The killing of George Floyd has reverberated across the world, with protests reaching across the Atlantic.
Floyd died after a Minneapolis police officer, Derek Chauvin, knelt on his neck for nine minutes. A video of the incident sparked national outrage. Chauvin has since been fired and charged with second-degree murder, an elevation from the original third-degree murder charge.
While many protests following his death remained peaceful, in cities like Minneapolis, Washington, D.C. and New York City, violence erupted and led to looting, vandalism and buildings set ablaze.
Violence consumed countless mom-and-pop businesses, many owned by minorities and immigrants, leaving behind a desert of small business, with little recourse but to plead for the public to donate to online fundraising campaigns. Insurance is not a panacea for destruction caused by looting in most of these cases.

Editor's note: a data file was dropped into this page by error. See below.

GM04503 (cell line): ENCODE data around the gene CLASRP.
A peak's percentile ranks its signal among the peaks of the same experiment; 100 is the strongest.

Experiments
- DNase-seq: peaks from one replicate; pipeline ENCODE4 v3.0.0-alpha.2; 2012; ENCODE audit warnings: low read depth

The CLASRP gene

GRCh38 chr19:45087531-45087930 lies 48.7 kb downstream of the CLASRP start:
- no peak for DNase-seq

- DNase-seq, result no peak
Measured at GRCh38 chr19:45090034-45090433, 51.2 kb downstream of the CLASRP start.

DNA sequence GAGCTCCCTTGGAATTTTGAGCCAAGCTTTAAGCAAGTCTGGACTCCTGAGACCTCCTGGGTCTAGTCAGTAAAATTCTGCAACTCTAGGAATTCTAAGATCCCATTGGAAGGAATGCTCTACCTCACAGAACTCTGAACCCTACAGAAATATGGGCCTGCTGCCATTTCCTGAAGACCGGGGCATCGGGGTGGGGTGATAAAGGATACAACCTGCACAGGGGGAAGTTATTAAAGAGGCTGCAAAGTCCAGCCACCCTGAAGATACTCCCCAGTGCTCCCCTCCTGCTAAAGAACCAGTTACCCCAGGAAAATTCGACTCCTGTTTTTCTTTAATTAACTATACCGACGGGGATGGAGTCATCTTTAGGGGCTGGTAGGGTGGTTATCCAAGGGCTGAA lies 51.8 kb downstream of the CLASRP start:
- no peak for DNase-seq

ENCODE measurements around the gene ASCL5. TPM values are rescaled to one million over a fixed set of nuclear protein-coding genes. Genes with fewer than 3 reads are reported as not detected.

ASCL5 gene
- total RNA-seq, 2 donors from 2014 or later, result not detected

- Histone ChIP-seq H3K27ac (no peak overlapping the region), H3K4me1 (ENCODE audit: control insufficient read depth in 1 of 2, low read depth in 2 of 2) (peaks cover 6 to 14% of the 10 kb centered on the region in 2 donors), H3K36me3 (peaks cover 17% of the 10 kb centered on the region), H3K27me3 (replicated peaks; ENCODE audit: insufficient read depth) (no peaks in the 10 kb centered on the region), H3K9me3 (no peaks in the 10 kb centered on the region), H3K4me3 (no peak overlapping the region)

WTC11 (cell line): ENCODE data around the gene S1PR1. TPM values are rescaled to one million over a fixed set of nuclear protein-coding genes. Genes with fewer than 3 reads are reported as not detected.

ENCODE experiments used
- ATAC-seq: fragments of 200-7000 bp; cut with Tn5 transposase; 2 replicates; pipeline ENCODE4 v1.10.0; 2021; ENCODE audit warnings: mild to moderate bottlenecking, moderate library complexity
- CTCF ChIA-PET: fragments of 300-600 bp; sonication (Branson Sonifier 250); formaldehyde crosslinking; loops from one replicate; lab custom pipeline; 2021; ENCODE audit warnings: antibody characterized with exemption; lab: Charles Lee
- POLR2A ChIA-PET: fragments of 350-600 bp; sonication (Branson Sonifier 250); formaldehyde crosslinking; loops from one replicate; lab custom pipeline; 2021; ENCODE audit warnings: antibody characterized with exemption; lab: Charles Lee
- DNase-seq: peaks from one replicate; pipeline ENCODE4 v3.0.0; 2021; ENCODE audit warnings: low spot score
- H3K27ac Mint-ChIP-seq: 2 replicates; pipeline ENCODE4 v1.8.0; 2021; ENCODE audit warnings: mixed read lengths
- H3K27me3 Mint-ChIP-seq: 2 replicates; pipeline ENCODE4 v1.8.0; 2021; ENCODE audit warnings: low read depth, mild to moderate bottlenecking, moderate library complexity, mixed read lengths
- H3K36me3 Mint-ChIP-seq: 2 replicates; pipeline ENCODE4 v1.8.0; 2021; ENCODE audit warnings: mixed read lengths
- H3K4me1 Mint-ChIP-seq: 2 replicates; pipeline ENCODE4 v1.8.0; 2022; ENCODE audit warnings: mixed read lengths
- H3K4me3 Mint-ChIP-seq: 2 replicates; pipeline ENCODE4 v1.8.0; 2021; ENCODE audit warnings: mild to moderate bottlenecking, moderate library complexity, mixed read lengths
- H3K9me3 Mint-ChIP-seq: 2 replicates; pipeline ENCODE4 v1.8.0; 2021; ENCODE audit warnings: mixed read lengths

Some have downplayed the looting and violence. Politicians, along with sympathetic members of the national media, lined up to apologize or justify the destruction. Seattle Councilmember Tammy Morales said “what I don’t want to hear is for our constituents to be told to be civil, not to be reactionary, to be told that looting doesn’t solve anything” at a council session Monday. (RELATED: Here’s A List Of Media And Politicians Who Downplayed Violence And Looting)
Sally Kohn, a liberal political commentator, tweeted: “Property is insured and can be replaced. Lives cannot. Check your priorities, America.”